Some days, I want to be a Writer. By that, I mean “one who has written, and is now collecting royalty checks.” The whole “Writer” thing involves fuzzy daydreams and interviews with magazines and has nothing to do with reality. I know in reality, we’re writers with a lower case W, and that means we have to write. It’s a slog, sometimes. It’s not hard work in the sense that digging ditches is hard, but it’s still work. This morning I don’t feel like working. But if writing were my paying job, I would have to do it whether I felt like it or not. And I want it to be my paying job. It could be, if I put in the time and stop getting wrapped up in daydreams involving elegant hats.
But this morning I’d much rather be a Writer than write.
When I wrote the tagline on this blog, it was really just a placeholder. Most author sites have something terribly clever as a tagline, and I was sure something brilliant would come to me.
Well, I’m still waiting.
There is a famous author, whose name escapes me, who advises new writers to never associate a bad habit with writing, or you won’t be able to write without your habit. I quit smoking years ago, and I don’t drink other than the occasional frozen slushie thing with an umbrella. I figured I was clear.
That was five pounds ago.
I’m trying to break the habit of eating at the computer, in baby steps. I have stopped purchasing goldfish crackers, because even my toddler was giving me a skeptical look when I put them in the cart “for him.” Ditto Veggie Booty. Ditto cheese sticks. Delicious, tasty cheese sticks. /sigh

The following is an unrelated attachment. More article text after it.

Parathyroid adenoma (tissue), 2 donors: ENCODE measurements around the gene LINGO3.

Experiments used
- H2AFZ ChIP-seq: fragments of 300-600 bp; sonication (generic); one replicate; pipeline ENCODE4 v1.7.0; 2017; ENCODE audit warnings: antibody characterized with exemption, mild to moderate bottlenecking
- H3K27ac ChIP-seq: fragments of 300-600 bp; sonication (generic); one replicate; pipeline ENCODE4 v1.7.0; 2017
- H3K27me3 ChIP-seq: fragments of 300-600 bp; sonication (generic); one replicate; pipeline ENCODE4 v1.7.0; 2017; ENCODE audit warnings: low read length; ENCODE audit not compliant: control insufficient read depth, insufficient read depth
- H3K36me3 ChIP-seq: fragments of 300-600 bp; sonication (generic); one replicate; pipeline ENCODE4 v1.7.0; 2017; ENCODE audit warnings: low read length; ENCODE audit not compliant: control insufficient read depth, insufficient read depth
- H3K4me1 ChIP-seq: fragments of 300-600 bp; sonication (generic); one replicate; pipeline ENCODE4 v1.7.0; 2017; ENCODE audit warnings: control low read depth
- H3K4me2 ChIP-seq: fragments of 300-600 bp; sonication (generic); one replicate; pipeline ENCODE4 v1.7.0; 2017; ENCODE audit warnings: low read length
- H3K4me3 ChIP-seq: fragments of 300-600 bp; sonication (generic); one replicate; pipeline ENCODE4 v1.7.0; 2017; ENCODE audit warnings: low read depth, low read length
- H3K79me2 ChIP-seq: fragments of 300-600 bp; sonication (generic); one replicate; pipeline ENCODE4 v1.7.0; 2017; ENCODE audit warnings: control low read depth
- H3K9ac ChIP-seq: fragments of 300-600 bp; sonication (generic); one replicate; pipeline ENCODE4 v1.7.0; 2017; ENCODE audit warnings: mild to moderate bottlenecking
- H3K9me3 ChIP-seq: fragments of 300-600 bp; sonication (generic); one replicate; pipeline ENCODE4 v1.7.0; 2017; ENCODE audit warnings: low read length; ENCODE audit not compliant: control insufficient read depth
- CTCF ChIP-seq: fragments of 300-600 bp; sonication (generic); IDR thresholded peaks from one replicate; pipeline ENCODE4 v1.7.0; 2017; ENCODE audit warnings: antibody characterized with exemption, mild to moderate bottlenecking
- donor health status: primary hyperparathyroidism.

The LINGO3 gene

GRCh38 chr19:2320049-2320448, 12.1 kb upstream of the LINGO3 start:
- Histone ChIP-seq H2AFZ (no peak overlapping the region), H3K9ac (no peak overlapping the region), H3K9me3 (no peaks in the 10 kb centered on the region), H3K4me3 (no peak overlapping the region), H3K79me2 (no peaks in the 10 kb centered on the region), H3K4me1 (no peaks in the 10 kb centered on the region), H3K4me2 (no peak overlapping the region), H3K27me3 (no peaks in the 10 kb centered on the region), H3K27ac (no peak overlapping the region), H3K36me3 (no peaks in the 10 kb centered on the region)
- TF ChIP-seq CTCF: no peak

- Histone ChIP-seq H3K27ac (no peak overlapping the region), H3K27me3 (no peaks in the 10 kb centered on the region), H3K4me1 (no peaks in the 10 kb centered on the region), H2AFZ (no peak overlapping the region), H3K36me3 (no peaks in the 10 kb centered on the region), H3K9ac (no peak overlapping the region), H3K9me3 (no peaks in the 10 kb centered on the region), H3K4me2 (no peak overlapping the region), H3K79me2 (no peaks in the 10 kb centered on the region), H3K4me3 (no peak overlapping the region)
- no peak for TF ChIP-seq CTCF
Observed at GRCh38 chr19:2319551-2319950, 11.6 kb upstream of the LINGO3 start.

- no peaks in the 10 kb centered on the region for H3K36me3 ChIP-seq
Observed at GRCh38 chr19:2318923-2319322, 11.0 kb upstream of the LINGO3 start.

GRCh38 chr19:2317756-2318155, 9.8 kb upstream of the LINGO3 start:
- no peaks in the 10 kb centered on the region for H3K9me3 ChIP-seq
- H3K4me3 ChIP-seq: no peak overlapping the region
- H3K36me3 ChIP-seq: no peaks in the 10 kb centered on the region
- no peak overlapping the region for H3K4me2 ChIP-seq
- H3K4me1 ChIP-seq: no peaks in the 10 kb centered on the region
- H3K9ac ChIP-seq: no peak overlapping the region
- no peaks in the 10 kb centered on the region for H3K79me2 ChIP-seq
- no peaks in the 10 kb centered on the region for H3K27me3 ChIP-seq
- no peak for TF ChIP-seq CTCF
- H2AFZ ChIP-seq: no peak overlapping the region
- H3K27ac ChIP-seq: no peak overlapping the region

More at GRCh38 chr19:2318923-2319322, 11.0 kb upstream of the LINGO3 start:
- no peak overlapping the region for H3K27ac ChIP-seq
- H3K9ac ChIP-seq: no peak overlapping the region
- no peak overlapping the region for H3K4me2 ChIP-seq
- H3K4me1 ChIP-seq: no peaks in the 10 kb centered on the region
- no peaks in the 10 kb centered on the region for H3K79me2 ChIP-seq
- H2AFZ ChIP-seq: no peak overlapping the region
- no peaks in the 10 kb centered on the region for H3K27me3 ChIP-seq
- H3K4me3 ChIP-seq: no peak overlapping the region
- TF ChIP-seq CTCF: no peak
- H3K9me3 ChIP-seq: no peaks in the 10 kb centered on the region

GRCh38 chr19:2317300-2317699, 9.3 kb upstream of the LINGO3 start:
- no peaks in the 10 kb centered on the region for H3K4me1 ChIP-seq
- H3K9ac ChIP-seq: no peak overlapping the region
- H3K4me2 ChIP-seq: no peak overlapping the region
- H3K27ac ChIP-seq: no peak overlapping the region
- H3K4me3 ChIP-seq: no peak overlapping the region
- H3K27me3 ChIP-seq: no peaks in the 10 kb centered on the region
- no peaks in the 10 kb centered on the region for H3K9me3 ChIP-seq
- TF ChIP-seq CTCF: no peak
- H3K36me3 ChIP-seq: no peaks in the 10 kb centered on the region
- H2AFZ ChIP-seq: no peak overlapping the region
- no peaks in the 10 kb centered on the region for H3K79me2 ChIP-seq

Storebought hummus became the substitute, until I realized how much money I was dumping down the drain. Holy guacamole (another thing I’ve stopped eating). Fortunately, I found a recipe a few months ago. After some experimentation, I figured out how to make it exactly the way I like it. I make a double batch, which happens to fit perfectly into one of those disposable storage tubs that sandwich meat comes packed in these days.
Hummus, Kathleen Style
1 can chickpeas
3 TBS olive oil
2 TBS tahini paste (look for the real thing that doesn’t have extra ingredients like garlic)
2 TBS lemon juice
2 TBS water
1 large clove fresh garlic, pressed
1/8 tsp cayenne pepper
1/4 tsp salt
Rinse the chickpeas to get the gooey stuff they’re packed in completely off. Dump them into the blender. Add everything else. Turn blender onto “puree” with the lid closed. No, for real, I’m still finding bits of hummus in weird places. Once it’s partially pureed, you can take the lid off. While it’s still going, use a spatula to scrape down the sides and encourage un-smashed chickpeas to go to their deaths. Once you’ve got it to the consistency that you like, stop the blender. Pack into a storage dish.
Do not eat straight from storage container with chunks of pita you rip off in hunks like a wildebeest dining on the savannah. Go to the trouble of cutting up some pita, spooning out the hummus, and garnishing with paprika. Otherwise you might finish a new chapter and an entire tub of hummus in one sitting. Trust me on that.